Many people think of bats as scary and dangerous creatures. The truth is that bats are very beneficial to our environment. Bats can consume large numbers of insects in a short period of time. So, let’s build some bat houses.
Bat houses should be made of exterior plywood or cedar (rough on the inside). The inside should have grooves. The house should be at least 24 inches tall, 13 inches wide, and about 3 inches deep. There should be an opening at the bottom of the house. Your house needs to be placed at least 12-15 feet up, the higher the better, and should face a south to southeasterly direction getting 6-8 hours of sunlight a day.
Building a backyard bat house is fun, easy, and ecological. Bats eat mosquitoes, moths, and other insects and pollinate some flowers. Encourage them to populate your yard by building a bat house out of materials you have at hand, then watch them fly out at dusk to hunt for food.
Here are some simple instructions (keep in mind, there are many plans to building a bat house available; this is only one):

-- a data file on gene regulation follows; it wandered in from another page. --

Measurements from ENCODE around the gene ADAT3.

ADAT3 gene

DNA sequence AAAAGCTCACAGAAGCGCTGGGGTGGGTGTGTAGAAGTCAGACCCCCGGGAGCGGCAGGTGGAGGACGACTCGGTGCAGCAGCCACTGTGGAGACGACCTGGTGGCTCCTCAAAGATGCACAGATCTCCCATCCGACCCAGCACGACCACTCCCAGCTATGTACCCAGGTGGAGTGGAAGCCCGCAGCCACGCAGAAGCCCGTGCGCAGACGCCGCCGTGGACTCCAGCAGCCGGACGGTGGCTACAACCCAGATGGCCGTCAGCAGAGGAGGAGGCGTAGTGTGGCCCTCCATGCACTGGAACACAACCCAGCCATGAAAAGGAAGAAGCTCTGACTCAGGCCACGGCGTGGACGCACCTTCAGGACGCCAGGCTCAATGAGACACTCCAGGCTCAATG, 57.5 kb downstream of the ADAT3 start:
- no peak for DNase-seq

1) Screw together scrap wood pieces to make two walls 24 inches high and 13 inches wide. Screw together two side walls 24 inches high and 3 inches wide.
2) Hammer holes in the large walls about 6 inches from the bottom of the house using the large nail. These allow air to circulate within the house.
3) Staple pantyhose material to the wider walls, reinforcing about every 2 inches up the sides of the house. The material provides a perch from which bats can hang in the house.
4) Assemble the four sides by screwing them together, then caulking. Next, lay the walls aside while you build the roof. Assemble two roof pieces 8 inches by 15 inches. Screw together at a 30-degree angle, then screw and caulk to walls.
5) You can paint the outside of the house a dark color or just leave it natural. Nail the house 15 to 20 feet from the ground on a tree, pole or house (a pole is the best). The opening in the bottom is the door for bats that fly in to sleep during the day.
a) Do not hang bat house in tree or shady area. Make sure it receives 6 to 8 hours of sunlight each day.
b) Mount box at least 12 feet above the ground.
c) Hanging the bat house near a pond or stream may increase your chances of attracting bats to use it.
d) Bats usually will not use a bat house during the winter.
e) Be sure to clean and do maintenance on your bat house each winter.
There are many free plans on the internet, or you can buy a book that shows you step-by-step. The main thing, have fun building these and enjoy watching the bats.
Information for this article was taken from several internet sites.
For all your real estate and building needs or questions, call Debbie at 830-833-4249 or 713-818-6658, or send an email to debbie@vallone realestate.net.